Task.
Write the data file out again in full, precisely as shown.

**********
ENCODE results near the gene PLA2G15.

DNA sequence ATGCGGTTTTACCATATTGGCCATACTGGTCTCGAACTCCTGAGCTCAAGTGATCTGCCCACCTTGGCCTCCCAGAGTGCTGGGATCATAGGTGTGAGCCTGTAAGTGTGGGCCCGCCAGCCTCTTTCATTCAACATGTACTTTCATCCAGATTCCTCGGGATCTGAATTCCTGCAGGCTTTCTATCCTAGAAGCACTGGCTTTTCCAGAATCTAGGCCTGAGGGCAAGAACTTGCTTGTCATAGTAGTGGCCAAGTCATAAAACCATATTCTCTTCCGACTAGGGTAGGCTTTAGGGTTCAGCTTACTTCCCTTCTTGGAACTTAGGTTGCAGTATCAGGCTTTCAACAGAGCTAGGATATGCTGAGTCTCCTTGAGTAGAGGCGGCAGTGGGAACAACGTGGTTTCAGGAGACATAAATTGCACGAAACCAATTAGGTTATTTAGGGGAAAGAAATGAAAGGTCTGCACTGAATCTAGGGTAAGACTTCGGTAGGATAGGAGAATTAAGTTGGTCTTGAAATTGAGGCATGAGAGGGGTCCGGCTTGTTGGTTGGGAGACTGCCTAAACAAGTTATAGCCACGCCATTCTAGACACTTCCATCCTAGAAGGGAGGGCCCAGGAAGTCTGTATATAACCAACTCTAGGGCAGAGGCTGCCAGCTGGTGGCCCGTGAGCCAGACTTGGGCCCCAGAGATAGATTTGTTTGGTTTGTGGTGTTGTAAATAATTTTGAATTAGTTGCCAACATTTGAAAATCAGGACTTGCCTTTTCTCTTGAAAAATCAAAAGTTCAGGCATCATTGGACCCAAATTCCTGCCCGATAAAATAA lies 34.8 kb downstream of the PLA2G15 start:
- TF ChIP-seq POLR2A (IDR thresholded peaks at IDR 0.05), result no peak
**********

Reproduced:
ENCODE results near the gene PLA2G15.

DNA sequence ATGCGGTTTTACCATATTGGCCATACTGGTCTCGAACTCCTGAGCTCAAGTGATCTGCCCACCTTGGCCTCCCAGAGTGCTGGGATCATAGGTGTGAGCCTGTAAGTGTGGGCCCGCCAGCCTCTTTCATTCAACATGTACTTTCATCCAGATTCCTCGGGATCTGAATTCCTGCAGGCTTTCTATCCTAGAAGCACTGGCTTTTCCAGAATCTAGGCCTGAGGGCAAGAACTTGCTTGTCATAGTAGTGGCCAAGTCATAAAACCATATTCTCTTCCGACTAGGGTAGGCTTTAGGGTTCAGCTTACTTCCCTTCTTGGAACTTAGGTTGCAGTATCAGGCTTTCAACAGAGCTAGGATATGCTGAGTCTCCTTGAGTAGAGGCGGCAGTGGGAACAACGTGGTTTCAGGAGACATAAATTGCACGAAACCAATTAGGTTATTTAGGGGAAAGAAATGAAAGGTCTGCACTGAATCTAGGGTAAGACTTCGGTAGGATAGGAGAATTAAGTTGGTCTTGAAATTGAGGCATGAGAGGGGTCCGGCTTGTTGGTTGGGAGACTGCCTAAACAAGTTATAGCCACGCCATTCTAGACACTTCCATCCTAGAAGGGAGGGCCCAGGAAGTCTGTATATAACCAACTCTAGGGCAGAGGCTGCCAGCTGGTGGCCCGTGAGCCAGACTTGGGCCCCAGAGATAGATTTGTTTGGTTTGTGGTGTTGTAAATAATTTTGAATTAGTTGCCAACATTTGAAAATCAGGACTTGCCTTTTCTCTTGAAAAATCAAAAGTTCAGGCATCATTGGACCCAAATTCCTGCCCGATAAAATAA lies 34.8 kb downstream of the PLA2G15 start:
- TF ChIP-seq POLR2A (IDR thresholded peaks at IDR 0.05), result no peak